Musculoskeletal Trauma Services in Uganda

E. K. Naddumba MMED (Surgery), FCS (ECSA) Approximately 2000 lives are lost in Uganda annually through road traffic accidents. In Kampala, they account for 39% of all injuries, primarily in males aged 16–44 years. They are a result of rapid motorization and urbanization in a country with a poor economy. Uganda’s population is an estimated 28 million with a growth rate of 3.4% per year. Motorcycles and omnibuses, the main taxi vehicles, are the primary contributors to the accidents. Poor roads and drivers compound the situation. Twenty-three orthopaedic surgeons (one for every 1,300,000 people) provide specialist services that are available only at three regional hospitals and the National Referral Hospital in Kampala. The majority of musculoskeletal injuries are managed nonoperatively by 200 orthopaedic officers distributed at the district, regional and national referral hospitals. Because of the poor economy, 9% of the national budget is allocated to the health sector. Patients with musculoskeletal injuries in Uganda frequently fail to receive immediate care due to inadequate resources and most are treated by traditional bonesetters. Neglected injuries typically result in poor outcomes. Possible solutions include a public health approach for prevention of road traffic injuries, training of adequate human resources, and infrastructure development.

Orthopaedic Clinical Officer Program in Malawi: A Model for Providing Orthopaedic Care

Nyengo Mkandawire BMBS, MCh (ORTH), FCS (ECSA), FRCS Eng, Christopher Ngulube BSc (HSE), Christopher Lavy MD, MCh, FRCS Malawi has a population of about 13 million people, 85% of whom live in rural areas. The gross national income per capita is US$620, with 42% of the people living on less than US$1 per day. The government per capita expenditure on health is US$5. Malawi has 266 doctors, of whom only nine are orthopaedic surgeons. To address the severe shortage of doctors, Malawi relies heavily on paramedical officers to provide the bulk of healthcare. Specialized orthopaedic clinical officers have been trained since 1985 and are deployed primarily in rural district hospitals to manage 80% to 90% of the orthopaedic workload in Malawi. They are trained in conservative management of most common traumatic and nontraumatic musculoskeletal conditions. Since the program began, 117 orthopaedic clinical officers have been trained, of whom 82 are in clinical practice. In 2002, Malawi began a local orthopaedic postgraduate program with an intake of one to two candidates per year. However, orthopaedic clinical officers will continue to be needed for the foreseeable future. Orthopaedic clinical officer training is a cost-effective way of providing trained healthcare workers to meet the orthopaedic needs of a country with very few doctors and even fewer orthopaedic surgeons.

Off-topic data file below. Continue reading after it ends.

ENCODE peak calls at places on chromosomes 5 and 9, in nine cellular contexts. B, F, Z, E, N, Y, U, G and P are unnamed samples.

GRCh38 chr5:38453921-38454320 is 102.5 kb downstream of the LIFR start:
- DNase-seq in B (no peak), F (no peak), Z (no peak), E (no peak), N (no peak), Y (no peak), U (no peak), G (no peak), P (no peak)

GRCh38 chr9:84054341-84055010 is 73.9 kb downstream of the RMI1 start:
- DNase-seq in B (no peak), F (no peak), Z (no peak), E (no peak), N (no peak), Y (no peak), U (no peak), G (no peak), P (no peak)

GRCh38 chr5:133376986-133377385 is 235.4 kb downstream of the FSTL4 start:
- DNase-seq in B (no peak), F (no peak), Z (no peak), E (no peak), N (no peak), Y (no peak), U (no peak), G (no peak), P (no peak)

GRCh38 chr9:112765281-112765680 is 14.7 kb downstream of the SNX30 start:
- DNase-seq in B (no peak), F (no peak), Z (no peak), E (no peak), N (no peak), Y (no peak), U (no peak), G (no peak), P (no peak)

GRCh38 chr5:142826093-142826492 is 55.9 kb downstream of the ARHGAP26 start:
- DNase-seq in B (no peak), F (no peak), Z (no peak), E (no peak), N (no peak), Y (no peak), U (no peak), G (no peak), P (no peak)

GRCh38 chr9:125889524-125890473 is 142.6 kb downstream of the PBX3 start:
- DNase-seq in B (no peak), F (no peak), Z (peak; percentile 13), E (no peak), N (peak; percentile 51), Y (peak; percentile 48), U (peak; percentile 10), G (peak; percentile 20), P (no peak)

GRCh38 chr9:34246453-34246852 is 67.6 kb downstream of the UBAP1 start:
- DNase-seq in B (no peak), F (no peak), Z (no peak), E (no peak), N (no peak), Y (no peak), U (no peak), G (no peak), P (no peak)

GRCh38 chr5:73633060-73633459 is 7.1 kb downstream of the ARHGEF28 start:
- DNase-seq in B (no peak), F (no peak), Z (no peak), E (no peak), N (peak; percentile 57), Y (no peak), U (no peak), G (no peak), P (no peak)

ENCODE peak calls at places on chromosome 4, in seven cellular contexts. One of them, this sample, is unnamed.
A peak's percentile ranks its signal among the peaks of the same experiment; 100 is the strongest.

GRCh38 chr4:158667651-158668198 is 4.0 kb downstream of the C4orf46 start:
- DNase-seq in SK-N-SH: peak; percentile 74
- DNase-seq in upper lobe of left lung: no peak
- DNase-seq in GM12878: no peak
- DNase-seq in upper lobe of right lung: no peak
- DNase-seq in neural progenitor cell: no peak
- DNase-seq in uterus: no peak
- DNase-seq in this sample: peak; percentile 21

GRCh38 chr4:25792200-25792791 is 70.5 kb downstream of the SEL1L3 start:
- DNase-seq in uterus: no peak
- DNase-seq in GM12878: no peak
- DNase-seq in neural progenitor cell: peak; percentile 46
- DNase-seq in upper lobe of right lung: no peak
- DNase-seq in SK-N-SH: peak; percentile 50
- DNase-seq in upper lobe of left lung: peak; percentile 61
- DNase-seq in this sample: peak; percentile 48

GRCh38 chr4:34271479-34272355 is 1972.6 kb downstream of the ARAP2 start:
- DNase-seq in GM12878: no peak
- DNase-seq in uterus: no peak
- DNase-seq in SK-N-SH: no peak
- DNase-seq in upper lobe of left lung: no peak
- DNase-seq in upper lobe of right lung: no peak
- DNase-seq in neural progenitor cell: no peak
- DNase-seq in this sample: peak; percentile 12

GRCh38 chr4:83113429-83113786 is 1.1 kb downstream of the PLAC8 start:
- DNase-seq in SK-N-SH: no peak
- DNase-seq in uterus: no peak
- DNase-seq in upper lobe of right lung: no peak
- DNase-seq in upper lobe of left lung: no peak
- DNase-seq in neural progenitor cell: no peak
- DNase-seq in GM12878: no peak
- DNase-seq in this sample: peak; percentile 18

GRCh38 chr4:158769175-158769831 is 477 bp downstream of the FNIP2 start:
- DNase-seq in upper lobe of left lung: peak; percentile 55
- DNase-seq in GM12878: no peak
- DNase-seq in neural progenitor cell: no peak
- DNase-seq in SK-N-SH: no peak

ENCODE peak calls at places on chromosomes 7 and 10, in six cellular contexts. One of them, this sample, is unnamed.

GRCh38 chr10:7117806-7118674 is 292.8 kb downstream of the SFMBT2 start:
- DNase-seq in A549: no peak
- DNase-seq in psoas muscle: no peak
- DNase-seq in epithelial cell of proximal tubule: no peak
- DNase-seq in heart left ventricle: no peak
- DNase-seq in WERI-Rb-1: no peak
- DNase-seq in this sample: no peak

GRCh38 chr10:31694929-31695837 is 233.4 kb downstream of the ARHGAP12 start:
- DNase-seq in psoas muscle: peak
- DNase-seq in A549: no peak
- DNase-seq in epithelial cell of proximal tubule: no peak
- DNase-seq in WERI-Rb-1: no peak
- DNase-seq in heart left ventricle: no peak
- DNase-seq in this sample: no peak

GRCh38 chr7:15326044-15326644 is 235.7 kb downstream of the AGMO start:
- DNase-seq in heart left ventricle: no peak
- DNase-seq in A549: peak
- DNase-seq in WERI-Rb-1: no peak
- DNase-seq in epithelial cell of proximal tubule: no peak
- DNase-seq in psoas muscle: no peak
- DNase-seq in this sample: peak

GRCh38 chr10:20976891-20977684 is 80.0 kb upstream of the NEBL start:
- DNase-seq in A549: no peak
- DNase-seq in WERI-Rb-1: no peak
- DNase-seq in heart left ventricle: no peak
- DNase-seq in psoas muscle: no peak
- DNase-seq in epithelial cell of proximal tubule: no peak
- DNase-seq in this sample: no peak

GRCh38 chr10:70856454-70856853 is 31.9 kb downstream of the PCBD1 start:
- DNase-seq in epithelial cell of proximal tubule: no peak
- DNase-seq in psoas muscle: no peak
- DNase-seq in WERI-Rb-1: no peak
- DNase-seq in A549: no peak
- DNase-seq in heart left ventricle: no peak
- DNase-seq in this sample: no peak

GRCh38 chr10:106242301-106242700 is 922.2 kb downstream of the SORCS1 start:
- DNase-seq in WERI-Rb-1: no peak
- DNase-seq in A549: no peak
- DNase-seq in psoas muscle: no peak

Musculoskeletal Trauma Services in Mozambique and Sri Lanka

Richard C. Fisher MD There is currently an escalating epidemic of trauma-related injuries due to road traffic accidents and armed conflicts. This trauma occurs predominantly in rural areas where most of the population lives. Major ways to combat this epidemic include prevention programs, improved healthcare facilities, and training of competent providers. Mozambique and Sri Lanka have many common features including size, economic system, and healthcare structure but have significant differences in their medical education systems. With six medical schools, Sri Lanka graduates 1000 new physicians per year while Mozambique graduates less than 50 from their singular school. To supplement the low number of physicians, a training course for surgical technicians has been implemented. Examination of district hospital staffing and the medical education in these two countries might provide for improving trauma care competence in other developing countries. Musculoskeletal education is underrepresented in most medical school curricula around the world. District hospitals in developing countries are commonly staffed by recently graduated general medical officers, whose last formal education was in medical school. There is an opportunity to improve the quality of trauma care at the district hospital level by addressing the musculoskeletal curriculum content in medical schools.

Musculoskeletal Trauma Services in Serbia

Zoran Vukašinović MD, PhD, Duško Spasovski MD, MSc, Zorica Živković MD, PhD [object Object]